Space

BepiColombo completes close encounter with Earth

BepiColombo completes close en...
Artist's concept of BepiColombo flying by Earth
Artist's concept of BepiColombo flying by Earth
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BepiColombo closing in on Earth
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BepiColombo closing in on Earth
Artist's concept of BepiColombo flying by Earth
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Artist's concept of BepiColombo flying by Earth
The BepiColombo flight control team
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The BepiColombo flight control team
BepiColombo flyby infographic
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BepiColombo flyby infographic
BepiColombo's last flyby image
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BepiColombo's last flyby image
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The BepiColombo deep-space probe has successfully made its flyby of Earth on its journey to explore the planet Mercury. On April 10, 2020, at 6:25 am CEST, the joint ESA/JAXA mission passed within 12,700 km (7,891 mi) of the Earth's surface as the spacecraft carried out a slingshot maneuver and captured dramatic final images of our home.

Launched on October 20, 2018, BepiColombo is on a seven-year voyage that will see it arrive in orbit around Mercury in 2025. To achieve this, the unmanned spacecraft will carry out nine planetary flyby maneuvers of which the Earth encounter was the first. The remainder will include two flybys of Venus and six of Mercury before reaching its final orbit. These slingshot maneuvers allow BepiColombo to make the energy-intense journey after being launched from Earth using a relatively small rocket and ion thrusters enroute.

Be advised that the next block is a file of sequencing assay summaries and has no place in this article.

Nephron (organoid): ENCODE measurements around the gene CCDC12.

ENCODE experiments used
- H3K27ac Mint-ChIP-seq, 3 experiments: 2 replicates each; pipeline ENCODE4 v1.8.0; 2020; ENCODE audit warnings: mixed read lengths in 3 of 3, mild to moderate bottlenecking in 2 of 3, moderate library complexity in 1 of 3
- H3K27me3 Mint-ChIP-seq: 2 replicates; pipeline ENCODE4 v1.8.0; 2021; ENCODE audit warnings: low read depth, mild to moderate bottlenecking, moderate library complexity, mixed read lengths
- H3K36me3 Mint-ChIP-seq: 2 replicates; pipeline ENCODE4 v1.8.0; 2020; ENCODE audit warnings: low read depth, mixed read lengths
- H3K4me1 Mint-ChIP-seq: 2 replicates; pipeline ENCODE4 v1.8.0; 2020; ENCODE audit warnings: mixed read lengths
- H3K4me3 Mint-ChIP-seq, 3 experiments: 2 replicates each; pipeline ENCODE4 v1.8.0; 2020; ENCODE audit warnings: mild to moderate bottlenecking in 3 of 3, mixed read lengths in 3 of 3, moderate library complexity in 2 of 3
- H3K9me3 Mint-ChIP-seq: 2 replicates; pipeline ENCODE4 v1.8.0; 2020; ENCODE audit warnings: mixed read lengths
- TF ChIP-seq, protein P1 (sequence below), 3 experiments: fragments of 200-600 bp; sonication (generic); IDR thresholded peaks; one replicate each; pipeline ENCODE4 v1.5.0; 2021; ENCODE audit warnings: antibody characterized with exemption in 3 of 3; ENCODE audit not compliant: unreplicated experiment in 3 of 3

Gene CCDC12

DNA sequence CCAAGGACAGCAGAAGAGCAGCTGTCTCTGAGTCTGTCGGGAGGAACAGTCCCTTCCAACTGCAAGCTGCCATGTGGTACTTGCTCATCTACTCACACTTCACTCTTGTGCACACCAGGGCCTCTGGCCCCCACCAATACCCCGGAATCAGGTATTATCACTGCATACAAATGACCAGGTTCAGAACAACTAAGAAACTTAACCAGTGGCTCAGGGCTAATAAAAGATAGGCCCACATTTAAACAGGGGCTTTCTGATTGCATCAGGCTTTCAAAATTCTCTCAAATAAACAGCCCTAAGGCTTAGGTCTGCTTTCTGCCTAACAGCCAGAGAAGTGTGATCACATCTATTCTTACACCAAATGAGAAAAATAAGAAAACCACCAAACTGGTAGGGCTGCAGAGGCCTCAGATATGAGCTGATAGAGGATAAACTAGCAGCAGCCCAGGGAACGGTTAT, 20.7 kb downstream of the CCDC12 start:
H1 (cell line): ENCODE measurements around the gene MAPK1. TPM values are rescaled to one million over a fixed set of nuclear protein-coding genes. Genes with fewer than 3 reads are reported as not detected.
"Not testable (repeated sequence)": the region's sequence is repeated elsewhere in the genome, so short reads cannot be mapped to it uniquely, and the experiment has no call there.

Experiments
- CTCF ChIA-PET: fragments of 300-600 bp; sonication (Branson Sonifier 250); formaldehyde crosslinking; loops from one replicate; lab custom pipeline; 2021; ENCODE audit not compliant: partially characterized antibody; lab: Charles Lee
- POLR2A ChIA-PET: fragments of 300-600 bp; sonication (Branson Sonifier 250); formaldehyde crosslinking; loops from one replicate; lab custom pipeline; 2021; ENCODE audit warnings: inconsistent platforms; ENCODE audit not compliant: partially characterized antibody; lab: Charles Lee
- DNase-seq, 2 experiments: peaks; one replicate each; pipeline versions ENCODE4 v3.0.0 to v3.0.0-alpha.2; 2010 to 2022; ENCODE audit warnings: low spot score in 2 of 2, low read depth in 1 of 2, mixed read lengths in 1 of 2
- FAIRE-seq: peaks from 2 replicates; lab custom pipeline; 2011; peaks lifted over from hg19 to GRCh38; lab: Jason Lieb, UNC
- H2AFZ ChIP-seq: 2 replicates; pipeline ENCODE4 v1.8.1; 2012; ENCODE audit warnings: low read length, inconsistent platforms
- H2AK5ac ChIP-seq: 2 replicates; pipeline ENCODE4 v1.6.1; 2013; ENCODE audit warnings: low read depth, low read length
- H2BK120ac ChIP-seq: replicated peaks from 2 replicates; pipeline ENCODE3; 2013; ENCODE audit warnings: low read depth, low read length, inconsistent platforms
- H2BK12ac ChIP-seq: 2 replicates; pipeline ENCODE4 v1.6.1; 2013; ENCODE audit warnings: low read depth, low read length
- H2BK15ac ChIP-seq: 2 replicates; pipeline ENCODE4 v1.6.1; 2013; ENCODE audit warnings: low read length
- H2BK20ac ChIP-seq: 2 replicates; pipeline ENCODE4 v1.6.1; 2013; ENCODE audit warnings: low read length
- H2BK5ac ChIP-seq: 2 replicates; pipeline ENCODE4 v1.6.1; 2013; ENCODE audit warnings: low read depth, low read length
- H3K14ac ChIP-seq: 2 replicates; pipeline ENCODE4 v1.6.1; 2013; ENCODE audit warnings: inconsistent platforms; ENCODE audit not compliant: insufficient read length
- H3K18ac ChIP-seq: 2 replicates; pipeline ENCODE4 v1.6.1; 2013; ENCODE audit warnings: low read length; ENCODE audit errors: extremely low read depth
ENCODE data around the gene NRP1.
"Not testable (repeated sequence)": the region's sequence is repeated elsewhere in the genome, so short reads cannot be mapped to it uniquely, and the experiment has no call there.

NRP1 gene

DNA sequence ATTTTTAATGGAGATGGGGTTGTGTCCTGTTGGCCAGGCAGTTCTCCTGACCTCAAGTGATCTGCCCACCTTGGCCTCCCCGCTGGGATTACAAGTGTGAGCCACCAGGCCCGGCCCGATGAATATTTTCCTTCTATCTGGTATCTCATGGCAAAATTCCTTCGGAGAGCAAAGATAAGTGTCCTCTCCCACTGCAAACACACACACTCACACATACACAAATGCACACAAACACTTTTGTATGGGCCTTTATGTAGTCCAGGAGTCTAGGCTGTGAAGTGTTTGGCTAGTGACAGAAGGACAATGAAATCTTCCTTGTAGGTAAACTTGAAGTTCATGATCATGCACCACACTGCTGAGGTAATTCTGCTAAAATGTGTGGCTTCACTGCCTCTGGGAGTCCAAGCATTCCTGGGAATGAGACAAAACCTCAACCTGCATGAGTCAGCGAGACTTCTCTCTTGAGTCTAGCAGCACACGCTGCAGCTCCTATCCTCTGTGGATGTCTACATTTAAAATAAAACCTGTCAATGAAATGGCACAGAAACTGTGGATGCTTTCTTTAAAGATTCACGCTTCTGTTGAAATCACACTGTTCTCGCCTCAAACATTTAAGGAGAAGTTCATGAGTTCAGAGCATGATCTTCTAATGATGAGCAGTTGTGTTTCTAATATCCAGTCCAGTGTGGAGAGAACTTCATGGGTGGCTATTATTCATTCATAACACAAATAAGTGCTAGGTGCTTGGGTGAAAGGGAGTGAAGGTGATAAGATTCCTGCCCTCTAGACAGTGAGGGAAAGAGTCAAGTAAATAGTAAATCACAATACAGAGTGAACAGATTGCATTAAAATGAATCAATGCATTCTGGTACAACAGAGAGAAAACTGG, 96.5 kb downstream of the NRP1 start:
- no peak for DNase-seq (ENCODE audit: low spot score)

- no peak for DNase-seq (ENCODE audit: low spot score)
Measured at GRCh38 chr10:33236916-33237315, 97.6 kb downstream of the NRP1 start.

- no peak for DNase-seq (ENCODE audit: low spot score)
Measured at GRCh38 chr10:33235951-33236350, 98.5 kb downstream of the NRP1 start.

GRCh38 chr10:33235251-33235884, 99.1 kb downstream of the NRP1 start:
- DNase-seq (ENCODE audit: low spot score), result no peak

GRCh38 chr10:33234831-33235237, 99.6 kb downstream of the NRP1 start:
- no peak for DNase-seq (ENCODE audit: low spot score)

While it coasted past the Earth, BepiColombo took a series of images of the planet and activated some of its instruments on JAXA’s Mercury Magnetospheric Orbiter, which is one of the two tandem spacecraft that make up the probe, to take the opportunity to calibrate them before reaching Mercury.

BepiColombo closing in on Earth
BepiColombo closing in on Earth

According to ESA, the flyby wasn't without hazards. The first was that BepiColombo's trajectory took it through the Earth's shadow for 34 minutes. Because the spacecraft is solar-powered, Mission Control made sure that the onboard batteries were fully charged and that the systems were powered up to warm the electronics and protect them from the cold of space.

The other problem was more terrestrial. Mission Control at Darmstadt in Germany did not have its full staff on-site due to the current COVID-19 pandemic requiring social distancing measures to be introduced by ESA. However, the agency says that this reduced crew did not affect operations.

"Today was of course very different to what we could have imagined only a couple of months ago," says Johannes Beckhoff, ESA’s BepiColombo Project Scientist, who followed the operation from his home in the Netherlands. “We are all pleased that the flyby went well and that we could operate several scientific instruments, and we are looking forward to receiving and analyzing the data. These will also be useful to prepare for the next flyby when BepiColombo will swing past Venus in October.”

Source: ESA

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